It appears that the supplier may have breached their supply of services contract with you. The supplier is under a duty in contract law and statute to provide you with a product and service that is fit for purpose, of reasonably satisfactory quality and matched the description at the point of sale. Your damages will be a refund on the price paid for the period when their services were not up to standard, plus additional costs of rectifying their defective work through another supplier.
You have not yet terminated the contract for actual and/or repudiatory and/or material breach of the contract. There is a risk that a court will consider that you have “waived” the breaches and permitted the supplier to continue the performance of the contract by implication of your inaction. You will be unable to terminate the contract for historic breaches if you later change your mind and decide to drop the supplier. The court will take the view that you ought to have “accepted” the supplier’s breaches and terminated the contract as soon as reasonably practicable after discovering the breaches.
You must serve a written “final warning” against the supplier putting them on notice that you are dissatisfied with their services, that they are potentially in breach of the contract and they must improve their services and rectify any defects in their performance of the contract and the goods and services that they are providing within a reasonable period. A “warning period” of between 28 days and three months is more than reasonable, depending on the nature of the contract.
Once you have terminated the contract and find that you are “out of pocket” in respect of fees paid for goods and services purchased but not received, whether to the required standard or at all, you must then present a civil claim for damages against the supplier.
If your expected damages are under £10,000, you may issue court proceedings via the Government’s Small Claims Track Online System: https://www.gov.uk/make-money-claim. The issue fee will be no more than £410.00. A party cannot normally recover solicitors’ costs on the Small Claims Track. However, it is designed for non-lawyers (known as “Litigants In Person”). The trials are relatively informal, and the judges do not expect parties to have the same legal knowledge as experienced solicitors and barristers.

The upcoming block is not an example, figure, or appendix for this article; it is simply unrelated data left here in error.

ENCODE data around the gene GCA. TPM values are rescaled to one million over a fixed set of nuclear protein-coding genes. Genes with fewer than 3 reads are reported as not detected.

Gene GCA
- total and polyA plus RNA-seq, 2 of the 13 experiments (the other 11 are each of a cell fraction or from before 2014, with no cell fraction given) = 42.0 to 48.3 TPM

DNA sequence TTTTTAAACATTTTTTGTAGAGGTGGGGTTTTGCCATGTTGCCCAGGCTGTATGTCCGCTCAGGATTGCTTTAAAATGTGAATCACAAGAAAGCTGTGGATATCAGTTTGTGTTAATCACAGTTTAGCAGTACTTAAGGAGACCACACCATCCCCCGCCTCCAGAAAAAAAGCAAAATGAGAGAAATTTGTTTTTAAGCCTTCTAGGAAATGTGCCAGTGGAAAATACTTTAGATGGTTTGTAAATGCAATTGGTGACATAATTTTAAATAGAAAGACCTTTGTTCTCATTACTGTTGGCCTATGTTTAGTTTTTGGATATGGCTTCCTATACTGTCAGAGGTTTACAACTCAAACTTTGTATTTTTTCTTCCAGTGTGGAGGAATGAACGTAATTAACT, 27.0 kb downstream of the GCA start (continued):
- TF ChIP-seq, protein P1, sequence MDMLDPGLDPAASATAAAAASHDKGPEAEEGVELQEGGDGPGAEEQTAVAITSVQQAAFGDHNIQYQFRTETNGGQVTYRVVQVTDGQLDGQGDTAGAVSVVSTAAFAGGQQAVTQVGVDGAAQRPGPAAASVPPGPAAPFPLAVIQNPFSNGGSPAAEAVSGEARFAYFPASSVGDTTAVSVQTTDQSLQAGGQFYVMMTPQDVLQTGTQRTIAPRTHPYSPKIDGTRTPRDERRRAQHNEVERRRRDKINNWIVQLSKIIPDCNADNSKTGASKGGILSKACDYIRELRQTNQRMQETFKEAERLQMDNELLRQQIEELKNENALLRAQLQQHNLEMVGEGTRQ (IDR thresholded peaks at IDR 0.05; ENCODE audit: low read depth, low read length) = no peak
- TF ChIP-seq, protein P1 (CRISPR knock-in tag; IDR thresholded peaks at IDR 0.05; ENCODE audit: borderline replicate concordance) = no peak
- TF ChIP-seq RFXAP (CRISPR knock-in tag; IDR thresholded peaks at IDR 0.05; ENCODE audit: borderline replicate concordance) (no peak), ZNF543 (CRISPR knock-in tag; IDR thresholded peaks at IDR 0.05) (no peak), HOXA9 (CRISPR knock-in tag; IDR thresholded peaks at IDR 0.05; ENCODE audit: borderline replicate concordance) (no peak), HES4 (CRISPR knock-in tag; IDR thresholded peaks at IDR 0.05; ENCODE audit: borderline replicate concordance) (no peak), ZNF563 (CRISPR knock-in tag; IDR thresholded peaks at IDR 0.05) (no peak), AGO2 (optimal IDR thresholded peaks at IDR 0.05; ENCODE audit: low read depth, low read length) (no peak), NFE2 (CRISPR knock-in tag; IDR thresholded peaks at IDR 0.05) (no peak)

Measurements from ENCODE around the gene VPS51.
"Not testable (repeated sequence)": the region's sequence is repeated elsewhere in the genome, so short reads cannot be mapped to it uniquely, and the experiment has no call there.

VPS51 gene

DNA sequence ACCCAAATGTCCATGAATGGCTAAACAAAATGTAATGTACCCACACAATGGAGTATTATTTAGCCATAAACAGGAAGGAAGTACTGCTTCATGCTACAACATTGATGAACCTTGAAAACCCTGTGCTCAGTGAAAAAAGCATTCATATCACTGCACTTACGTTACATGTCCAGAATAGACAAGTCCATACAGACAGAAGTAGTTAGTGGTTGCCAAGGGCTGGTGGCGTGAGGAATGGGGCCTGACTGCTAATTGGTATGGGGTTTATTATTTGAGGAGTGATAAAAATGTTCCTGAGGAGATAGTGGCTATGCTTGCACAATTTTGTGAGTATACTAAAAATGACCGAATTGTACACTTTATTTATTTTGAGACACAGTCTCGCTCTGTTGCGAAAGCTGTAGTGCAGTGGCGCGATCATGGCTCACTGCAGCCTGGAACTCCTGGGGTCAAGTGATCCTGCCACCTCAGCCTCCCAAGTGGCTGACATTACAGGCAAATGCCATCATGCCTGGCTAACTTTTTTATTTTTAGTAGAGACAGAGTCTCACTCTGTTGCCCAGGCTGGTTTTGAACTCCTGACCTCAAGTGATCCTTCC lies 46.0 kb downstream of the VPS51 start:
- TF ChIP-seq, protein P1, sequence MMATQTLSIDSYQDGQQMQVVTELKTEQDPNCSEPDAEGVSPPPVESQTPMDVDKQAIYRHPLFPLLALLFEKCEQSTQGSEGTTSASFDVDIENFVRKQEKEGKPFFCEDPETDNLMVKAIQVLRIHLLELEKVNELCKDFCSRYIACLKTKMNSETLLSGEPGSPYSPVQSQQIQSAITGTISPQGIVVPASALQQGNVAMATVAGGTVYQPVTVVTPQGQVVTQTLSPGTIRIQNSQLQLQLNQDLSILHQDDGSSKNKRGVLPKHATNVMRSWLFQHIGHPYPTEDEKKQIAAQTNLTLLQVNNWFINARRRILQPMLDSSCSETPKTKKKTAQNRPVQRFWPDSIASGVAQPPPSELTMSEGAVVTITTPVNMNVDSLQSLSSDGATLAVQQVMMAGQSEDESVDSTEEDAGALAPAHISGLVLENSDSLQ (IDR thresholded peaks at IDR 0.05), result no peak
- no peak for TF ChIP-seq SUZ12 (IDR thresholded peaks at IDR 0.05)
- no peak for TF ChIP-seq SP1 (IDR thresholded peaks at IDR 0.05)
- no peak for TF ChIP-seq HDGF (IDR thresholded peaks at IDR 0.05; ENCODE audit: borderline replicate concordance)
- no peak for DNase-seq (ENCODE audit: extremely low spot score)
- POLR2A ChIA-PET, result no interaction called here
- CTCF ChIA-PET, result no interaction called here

Before you issue Court Proceedings against them, you should send a letter of claim to them. There are plenty of free templates online and the consumer protection advice magazine/website “Which?” has a useful template which you can adapt to your claim: https://www.which.co.uk/consumer-rights/letter/letter-before-small-claims-court-claim.
However, if your expected damages are between £10,000 and £25,000, the claim will be allocated to the Fast Track, and if damages are over £25,000, it will be allocated to the Multi Track. These tracks are much more formal and legally technical, and it is expected that both parties will instruct solicitors. The normal rule on the Fast and Multi Tracks is that the winning party (either at a Final Hearing, or through a negotiated settlement) can expect to receive most of their legal costs from the losing party.
If your claim is worth over £10,000, I strongly recommend that you instruct specialist commercial dispute resolution and court litigation solicitors to advise you and conduct the litigation. If you cannot afford legal costs upfront, you should contact your home or business insurers and ask if they will cover your legal costs under a legal expenses insurance policy. They will either pay your solicitors’ fees or appoint a law firm on their panel of solicitors to act for you.